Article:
- By Josh Rogin
Josh Rogin covers national security and foreign policy and writes the daily Web column The Cable. His column appears bi-weekly in the print edition of The Washington Post. He can be reached for comments or tips at firstname.lastname@example.org.
Previously, Josh covered defense and foreign policy as a staff writer for Congressional Quarterly, writing extensively on Iraq, Afghanistan, Guantánamo Bay, U.S.-Asia relations, defense budgeting and appropriations, and the defense lobbying and contracting industries. Prior to that, he covered military modernization, cyber warfare, space, and missile defense for Federal Computer Week Magazine. He has also served as Pentagon Staff Reporter for the Asahi Shimbun, Japan's leading daily newspaper, in its Washington, D.C., bureau, where he reported on U.S.-Japan relations, Chinese military modernization, the North Korean nuclear crisis, and more.
A graduate of George Washington University's Elliott School of International Affairs, Josh lived in Yokohama, Japan, and studied at Tokyo's Sophia University. He speaks conversational Japanese and has reported from the region. He has also worked at the House International Relations Committee, the Embassy of Japan, and the Brookings Institution.
Josh's reporting has been featured on CNN, MSNBC, C-Span, CBS, ABC, NPR, WTOP, and several other outlets. He was a 2008-2009 National Press Foundation's Paul Miller Washington Reporting Fellow, 2009 military reporting fellow with the Knight Center for Specialized Journalism and the 2011 recipient of the InterAction Award for Excellence in International Reporting. He hails from Philadelphia and lives in Washington, D.C.
Secretary of State Hillary Clinton hosted an intimate working dinner Thursday night for Afghan President Hamid Karzai, with several top administration officials in tow.
The dinner took place in the Monroe Room on the 8th floor of the State Department’s Foggy Bottom headquarters, which is saved for special occasions. The Monroe Room allows for a more personal atmosphere than the larger Benjamin Franklin Room, where most official meals for visiting dignitaries take place.
Clinton sat at the center of the U.S. side of the table, flanked by defense Secretary Leon Panetta and U.S. Ambassador to Afghanistan James Cunningham. Also on the U.S. side were acting Special Representative for Afghanistan and Pakistan David Pearce, acting CIA Director Mike Morell, Deputy Chief of Staff and Policy Planning Director Jake Sullivan, and Deputy SRAP James Warlick, who leads the U.S. side of negotiations over a U.S.-Afghan bilateral security agreement.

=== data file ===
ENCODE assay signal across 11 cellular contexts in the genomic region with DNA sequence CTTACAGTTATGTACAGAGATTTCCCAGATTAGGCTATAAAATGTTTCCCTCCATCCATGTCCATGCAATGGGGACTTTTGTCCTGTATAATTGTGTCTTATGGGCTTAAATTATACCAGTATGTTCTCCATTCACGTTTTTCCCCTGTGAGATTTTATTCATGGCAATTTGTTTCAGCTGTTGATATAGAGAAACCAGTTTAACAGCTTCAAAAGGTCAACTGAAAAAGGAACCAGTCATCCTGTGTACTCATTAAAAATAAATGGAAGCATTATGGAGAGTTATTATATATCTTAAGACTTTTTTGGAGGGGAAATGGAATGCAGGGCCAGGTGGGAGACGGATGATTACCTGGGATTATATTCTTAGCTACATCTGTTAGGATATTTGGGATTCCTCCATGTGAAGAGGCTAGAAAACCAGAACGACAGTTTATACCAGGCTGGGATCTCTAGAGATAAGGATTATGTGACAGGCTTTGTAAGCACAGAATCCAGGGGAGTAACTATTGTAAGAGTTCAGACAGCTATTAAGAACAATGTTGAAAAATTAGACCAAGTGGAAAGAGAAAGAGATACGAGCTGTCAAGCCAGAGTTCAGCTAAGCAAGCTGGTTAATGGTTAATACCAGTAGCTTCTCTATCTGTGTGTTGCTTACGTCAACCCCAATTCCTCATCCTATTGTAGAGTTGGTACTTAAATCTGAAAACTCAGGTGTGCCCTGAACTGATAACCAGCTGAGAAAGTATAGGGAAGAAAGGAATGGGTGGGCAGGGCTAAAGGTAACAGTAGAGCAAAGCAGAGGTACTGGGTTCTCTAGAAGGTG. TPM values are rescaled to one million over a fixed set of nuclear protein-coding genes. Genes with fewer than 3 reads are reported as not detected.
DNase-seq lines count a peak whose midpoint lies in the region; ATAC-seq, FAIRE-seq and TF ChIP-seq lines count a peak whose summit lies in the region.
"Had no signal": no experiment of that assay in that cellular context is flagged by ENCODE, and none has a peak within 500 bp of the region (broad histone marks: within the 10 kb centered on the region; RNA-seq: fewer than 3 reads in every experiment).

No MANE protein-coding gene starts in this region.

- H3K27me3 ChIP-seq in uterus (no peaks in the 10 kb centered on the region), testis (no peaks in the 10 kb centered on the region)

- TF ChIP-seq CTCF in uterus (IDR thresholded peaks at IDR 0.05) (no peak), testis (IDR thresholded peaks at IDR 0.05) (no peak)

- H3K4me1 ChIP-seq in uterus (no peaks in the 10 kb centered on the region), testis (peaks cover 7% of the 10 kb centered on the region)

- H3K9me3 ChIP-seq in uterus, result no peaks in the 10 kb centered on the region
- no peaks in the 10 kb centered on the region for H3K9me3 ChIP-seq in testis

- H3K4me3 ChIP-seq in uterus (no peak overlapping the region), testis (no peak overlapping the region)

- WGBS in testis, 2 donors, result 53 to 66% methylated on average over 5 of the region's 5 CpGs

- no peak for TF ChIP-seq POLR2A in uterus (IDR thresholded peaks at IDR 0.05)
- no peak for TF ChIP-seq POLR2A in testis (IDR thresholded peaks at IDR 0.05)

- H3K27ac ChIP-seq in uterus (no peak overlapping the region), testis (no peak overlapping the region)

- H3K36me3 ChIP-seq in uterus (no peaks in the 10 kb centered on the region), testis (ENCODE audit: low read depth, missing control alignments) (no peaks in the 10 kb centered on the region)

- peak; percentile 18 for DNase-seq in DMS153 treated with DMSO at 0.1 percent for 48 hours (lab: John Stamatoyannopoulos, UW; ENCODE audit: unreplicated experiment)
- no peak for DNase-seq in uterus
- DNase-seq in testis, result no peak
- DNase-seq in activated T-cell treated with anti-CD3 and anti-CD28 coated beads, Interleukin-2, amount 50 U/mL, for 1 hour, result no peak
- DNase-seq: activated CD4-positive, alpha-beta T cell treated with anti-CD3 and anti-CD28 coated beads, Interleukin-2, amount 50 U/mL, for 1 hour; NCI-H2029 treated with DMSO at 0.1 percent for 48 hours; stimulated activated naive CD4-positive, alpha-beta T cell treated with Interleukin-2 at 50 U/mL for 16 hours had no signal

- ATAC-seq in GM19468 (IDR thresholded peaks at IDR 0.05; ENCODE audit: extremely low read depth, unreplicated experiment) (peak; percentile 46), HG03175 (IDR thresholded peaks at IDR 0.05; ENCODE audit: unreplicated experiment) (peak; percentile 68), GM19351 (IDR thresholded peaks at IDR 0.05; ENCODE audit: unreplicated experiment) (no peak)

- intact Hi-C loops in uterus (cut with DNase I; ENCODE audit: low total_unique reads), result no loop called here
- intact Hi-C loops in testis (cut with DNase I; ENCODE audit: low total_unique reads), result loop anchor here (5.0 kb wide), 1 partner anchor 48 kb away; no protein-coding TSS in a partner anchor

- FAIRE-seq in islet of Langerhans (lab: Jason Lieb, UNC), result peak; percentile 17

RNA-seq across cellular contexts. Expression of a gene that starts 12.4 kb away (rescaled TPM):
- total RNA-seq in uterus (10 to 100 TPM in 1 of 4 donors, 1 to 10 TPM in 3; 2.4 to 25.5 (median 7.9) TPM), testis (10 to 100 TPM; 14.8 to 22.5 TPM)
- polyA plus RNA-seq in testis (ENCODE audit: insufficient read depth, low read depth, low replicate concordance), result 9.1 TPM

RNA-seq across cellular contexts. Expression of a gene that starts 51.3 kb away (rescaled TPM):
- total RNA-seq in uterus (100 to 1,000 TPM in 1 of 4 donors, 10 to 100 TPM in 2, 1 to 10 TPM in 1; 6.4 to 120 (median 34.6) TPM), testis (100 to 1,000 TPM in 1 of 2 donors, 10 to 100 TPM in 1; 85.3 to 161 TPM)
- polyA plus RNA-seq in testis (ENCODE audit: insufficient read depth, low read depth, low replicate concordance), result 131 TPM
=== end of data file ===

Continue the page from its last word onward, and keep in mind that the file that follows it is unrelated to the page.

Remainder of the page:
Karzai was at the center of the Afghan side of the table, flanked by Defense Minister Bismellah Mohammadin and Foreign Minister Zalmai Rassoul. The other officials on the Afghan side were Karzai’s senior advisor Dr. Ashraf Ghani, National Security Advisor Rangin Spanta, head of the High Peace Council Salahuddin Rabbani, and Afghanistan’s ambassador to Washington Eklil Hakimi, who is the Afghan lead on the BSA negotiations.
As the guests settled into their seats, Clinton and Karzai were discussing Panetta’s plans to leave his post. Clinton said that Panetta, "after all his years of public service, is at heart a walnut farmer," which brought laughter from both sides of the table, one administration official who was in the room told The Cable. Olive-crusted black cod was the main course.
Clinton also attended Karzai’s Friday meeting with President Barack Obama, but didn’t stay for the Karzai-Obama press conference afterwards.
On Wednesday night, Karzai had an unannounced dinner with several former officials at Blair House, where he has been staying. The guest list at that dinner included recently retired Sen. Joe Lieberman, former U.S. Ambassador to Iraq and Afghanistan Ryan Crocker, former Under Secretary of Defense for Policy Michele Flournoy, former White House Chief of Staff John Podesta, former Ambassador to Iraq and Afghanistan Zalmay Khalilzad, former ISAF Commander Lt. Gen. Dave Barno (ret.), and former National Security Advisor Zbigniew Brzezinski.
Karzai also met with four senators Wednesday in the office of Senate Minority Leader Mitch McConnell (R-KY). In addition to McConnell, at the meeting were Senate Foreign Relations Middle East subcommittee Chairman Bob Casey (D-PA) and freshman Sens. Tim Kaine (D-VA) and Deb Fischer (R-NE). (The light attendance was due to so many senators being out of town in their home districts or on congressional delegations abroad.)
"This was an opportunity for a bipartisan group of senators to hear first-hand about regional threats and conditions within Afghanistan. The meeting focused on topics related to the Bilateral Security Agreement," McConnell spokesman Don Stewart told The Cable.